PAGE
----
Comment by Christophe Grand [ 03/Dec/12 11:18 AM ]

New patch with a comment explaining the expected states.
Note: I tidied the states table up.

// Before calling user code (f.invoke() in sval and, indirectly,
// ((LazySeq)ls).sval() in seq -- and even RT.seq() in seq), ensure that 
// the LazySeq state is in one of these states:
//
// State            f          sv
// ================================
// Unrealized       not null   null
// Realized         null       null
// Being realized   null       this

CLJ-1119 is also fixed by this patch.

Comment by Andy Fingerhut [ 23/Nov/13 12:35 AM ]

Patch clj-457-3.diff is identical to Christophe's CLJ-457-2.diff, except it has been updated to no longer conflict with the commit made for CLJ-949 on Nov 22, 2013, which basically removed the try/catch in method sval(). It passes tests, and I don't see anything wrong with it, but it would be good if Christophe could give it a look, too.

Comment by Alex Miller [ 02/Aug/15 7:46 PM ]

No longer reproducible

Comment by Nicola Mometto [ 03/Aug/15 10:01 AM ]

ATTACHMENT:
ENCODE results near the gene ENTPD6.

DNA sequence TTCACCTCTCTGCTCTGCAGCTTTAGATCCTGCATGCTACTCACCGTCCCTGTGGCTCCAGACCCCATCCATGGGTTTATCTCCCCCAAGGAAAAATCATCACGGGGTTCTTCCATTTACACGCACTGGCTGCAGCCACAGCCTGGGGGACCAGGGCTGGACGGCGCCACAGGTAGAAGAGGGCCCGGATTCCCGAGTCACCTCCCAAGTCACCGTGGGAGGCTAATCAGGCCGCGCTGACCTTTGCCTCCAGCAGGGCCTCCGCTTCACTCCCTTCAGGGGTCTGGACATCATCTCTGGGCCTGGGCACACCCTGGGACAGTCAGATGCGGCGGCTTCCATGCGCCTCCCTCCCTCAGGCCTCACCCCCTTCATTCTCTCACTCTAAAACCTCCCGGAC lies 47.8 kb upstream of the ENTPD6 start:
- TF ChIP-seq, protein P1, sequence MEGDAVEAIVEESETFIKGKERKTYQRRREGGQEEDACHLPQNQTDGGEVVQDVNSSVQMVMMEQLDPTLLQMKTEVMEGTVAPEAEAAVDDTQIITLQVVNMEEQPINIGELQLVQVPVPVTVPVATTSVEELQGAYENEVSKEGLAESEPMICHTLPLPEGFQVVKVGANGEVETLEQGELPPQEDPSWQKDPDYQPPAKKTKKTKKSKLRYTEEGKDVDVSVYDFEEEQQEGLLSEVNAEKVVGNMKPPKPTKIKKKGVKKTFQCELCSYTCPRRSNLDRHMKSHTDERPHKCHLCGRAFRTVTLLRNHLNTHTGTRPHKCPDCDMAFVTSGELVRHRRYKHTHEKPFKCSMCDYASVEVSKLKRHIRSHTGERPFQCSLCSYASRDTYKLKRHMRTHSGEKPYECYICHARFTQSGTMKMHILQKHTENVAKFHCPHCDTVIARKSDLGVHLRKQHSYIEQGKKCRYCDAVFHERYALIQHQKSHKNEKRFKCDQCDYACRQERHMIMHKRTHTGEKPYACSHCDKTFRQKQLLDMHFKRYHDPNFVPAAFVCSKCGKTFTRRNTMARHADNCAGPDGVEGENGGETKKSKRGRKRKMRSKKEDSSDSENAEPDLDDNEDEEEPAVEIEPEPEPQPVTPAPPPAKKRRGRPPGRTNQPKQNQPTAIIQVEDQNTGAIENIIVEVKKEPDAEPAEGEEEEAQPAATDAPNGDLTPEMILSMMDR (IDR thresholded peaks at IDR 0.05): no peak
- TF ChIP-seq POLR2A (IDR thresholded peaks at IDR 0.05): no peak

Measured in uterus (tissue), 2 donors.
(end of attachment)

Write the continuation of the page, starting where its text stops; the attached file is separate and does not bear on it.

Alex, the posted example is no longer reproducible because `(range)` does not produce a chunked-seq anymore.
OTOH `(range n)` does so replacing `(range)` with something like `(range Long/MAX_VALUE)` in the code example in the ticket description is sufficient to resurface the bug:

Clojure 1.8.0-master-SNAPSHOT
user=> (def nums (drop 2 (range Long/MAX_VALUE)))
#'user/nums
(def primes (cons (first nums)
             (lazy-seq (->>
               (rest nums)
               (remove
                 (fn [x]
                   (let [dividors (take-while #(<= (* % %) x)
primes)]
                     (println (str "primes = " primes))
                     (some #(= 0 (rem x %)) dividors))))))))
#'user/primes
user=> (take 5 primes)
(primes = (2)
primes = (2)
primes = (2)
primes = (2)
primes = (2)
primes = (2)
primes = (2)
primes = (2)
primes = (2)